Whether you’re a brother or whether you’re a mother (Ha – do you get that bit of levity I snuck in there?!), you can be a hero! Ready? Share!
These are easy to make and your family will love them. What I especially like about these is that you can freeze the dough after you’ve patted into two 5″ circles and can pull them out when you’re ready to bake them fresh. Just thaw at room temp, brush with an egg wash and pop them into a preheated 400 oven for 10 minutes until they’re golden. We made a ton of these for our family reunion and every single one was snapped up!
In case you missed the list of ingredients:
Let me know how these turn out for you!
I’ve been friends with Karen for a long time. We’re about the same age, we are both homeowners, we consider ourselves successful career women, we both lead independent lives, and we both like antiquing and Cosmos. We like where we are in life.
But every two years or so when we forget how much we enjoy our independent lives, we go on eHarmony or Match or some such site and inevitably both have the same results. This is in no way a man-bashing story – we like men – it’s just a story about Adventures In On-Line Dating. It starts like this.
One of Us: I think I’m joining such and such dating site.
The Other: Really? Don’t you remember? Everybody is old but lies about it. And it’s the same people all the time.
One of Us: I know, but maybe there’s someone new who is honest. Besides, such-and-such just met so-and-so and seem to be working out.
The Other: It’s a waste of time.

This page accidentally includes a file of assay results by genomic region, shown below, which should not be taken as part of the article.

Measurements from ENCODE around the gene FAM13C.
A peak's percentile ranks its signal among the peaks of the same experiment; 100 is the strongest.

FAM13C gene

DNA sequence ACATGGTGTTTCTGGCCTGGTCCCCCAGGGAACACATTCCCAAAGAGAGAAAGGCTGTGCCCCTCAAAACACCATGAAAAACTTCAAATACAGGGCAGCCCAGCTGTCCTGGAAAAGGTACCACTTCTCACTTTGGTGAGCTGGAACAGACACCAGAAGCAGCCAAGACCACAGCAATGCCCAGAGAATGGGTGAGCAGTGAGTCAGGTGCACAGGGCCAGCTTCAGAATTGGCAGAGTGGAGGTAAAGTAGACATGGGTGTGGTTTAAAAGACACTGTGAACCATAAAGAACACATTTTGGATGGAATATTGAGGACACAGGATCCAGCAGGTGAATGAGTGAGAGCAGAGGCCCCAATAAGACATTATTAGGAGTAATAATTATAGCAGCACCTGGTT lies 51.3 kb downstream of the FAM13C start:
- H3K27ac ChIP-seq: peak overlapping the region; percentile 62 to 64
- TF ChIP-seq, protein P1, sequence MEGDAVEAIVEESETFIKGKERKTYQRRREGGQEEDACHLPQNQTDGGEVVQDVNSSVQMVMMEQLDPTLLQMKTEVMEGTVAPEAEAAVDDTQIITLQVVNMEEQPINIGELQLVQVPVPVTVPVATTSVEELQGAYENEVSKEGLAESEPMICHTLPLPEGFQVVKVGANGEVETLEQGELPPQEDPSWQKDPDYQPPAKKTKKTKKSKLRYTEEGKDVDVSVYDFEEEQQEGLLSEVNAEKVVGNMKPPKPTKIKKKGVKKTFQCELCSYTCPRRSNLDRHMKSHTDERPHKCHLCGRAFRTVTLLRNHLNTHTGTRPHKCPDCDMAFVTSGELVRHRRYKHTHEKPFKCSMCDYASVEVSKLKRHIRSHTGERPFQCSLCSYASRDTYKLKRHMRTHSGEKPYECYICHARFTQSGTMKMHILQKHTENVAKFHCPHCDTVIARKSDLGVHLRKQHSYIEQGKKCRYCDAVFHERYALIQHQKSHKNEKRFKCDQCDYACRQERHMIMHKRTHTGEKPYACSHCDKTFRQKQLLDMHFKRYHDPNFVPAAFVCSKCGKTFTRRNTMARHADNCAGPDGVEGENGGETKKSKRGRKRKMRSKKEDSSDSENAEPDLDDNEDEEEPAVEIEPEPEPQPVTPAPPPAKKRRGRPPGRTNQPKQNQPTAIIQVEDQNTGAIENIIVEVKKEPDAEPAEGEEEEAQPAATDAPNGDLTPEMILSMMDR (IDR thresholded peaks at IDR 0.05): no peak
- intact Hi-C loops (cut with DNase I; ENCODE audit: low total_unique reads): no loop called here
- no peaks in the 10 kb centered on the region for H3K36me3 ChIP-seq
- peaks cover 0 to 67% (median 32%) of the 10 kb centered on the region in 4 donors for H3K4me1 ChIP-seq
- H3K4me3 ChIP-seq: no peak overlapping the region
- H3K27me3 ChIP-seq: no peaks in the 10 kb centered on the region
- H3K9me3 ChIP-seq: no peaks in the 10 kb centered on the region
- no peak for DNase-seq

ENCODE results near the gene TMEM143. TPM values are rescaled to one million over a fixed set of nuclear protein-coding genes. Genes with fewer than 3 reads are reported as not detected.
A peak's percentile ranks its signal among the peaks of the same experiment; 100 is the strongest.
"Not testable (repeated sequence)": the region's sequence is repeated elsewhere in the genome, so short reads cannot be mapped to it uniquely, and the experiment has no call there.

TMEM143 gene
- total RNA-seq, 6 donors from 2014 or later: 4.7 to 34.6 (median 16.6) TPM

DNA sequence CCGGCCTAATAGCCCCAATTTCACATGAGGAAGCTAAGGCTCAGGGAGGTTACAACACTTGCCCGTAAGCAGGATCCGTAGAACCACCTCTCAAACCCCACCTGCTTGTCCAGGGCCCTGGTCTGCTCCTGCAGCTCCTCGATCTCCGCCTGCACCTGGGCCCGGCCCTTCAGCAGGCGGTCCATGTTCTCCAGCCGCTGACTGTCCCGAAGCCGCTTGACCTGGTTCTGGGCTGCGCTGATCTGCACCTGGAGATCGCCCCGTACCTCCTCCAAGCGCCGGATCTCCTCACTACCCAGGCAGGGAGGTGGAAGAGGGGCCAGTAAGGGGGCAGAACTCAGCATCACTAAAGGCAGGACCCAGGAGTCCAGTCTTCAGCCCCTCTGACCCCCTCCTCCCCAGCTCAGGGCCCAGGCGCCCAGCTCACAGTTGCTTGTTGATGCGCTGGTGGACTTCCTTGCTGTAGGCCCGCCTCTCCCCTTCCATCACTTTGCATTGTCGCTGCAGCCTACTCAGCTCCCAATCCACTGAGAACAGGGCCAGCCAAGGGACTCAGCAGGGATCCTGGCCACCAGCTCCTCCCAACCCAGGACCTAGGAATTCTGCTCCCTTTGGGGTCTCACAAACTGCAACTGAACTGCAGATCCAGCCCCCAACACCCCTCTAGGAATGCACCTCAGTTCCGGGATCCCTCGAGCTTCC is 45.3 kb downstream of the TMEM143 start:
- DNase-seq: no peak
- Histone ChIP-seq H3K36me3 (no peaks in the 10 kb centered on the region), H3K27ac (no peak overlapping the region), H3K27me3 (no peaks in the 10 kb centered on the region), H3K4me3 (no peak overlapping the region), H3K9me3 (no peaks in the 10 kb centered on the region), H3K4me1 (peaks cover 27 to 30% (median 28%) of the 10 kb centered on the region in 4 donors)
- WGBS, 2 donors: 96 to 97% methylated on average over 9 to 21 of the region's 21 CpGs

One of Us: You’re right.
The Other: It’s dumb.
One of Us: True that. I don’t know what I was thinking.
The Other: Okay, so call me when you join and we’ll look at their pictures?
One of Us: Right. See you Thursday.
We got together Thursday at my kitchen table. The site gives you Hundreds of Perfect Matches, so you need to set up some solid elimination factors with solid reasons behind them. As hostess for this round, I did that before we went through the list. If you were a potential suitor, in my book you could be eliminated at first glance for these reasons.
Well, that wiped out 85% of the pool right there. Karen reminded me that with the remaining 15% we’d have to deduct at least 3” from their given high-school height, and add at least another 4 years to their ages. We were exhausted after the preliminary round. Further, the whole thing is a long, drawn out ordeal that sucks up your time when you could be doing other activities like pulling weeds, folding towels, or reading a book. It is painful, but we try to encourage one another to finish the process.
With that in mind, the next step at some point would be to begin typing messages back and forth to someone you chose to contact or who contacted you and appeared to have friends, was wearing a shirt, lived within wine distance, etc. My short correspondence:
Potential: Hi, I’m Michael! I loved your picture!! I’m looking for someone I can bring home to my two adult sons who live with me! I want someone I can snuggle with who will be my lifetime companion! What do you want in a relationship?!! What are you looking for?!!
Me: Umm. Wowee…I’m really just looking for someone to help me take the cover off the pool….
Michael: Hahahahahaha! You’re a kidder, I can tell!! When can we get together?!!
Me: Oh, well…we can’t, sorry. I just noticed that you’re outside my 20-minute wine radius.
Michael: Oh. They say love has no limits, but I guess they were lying.
I know many of you have met the love of your life on line, but I think my tolerance for serial dating expired a long time ago. So many other things to do – I have a business to run, people to see, contracts to sign, wine to drink, grandkids to play with, and books to write. There’s not a lot of extra time I want to forfeit.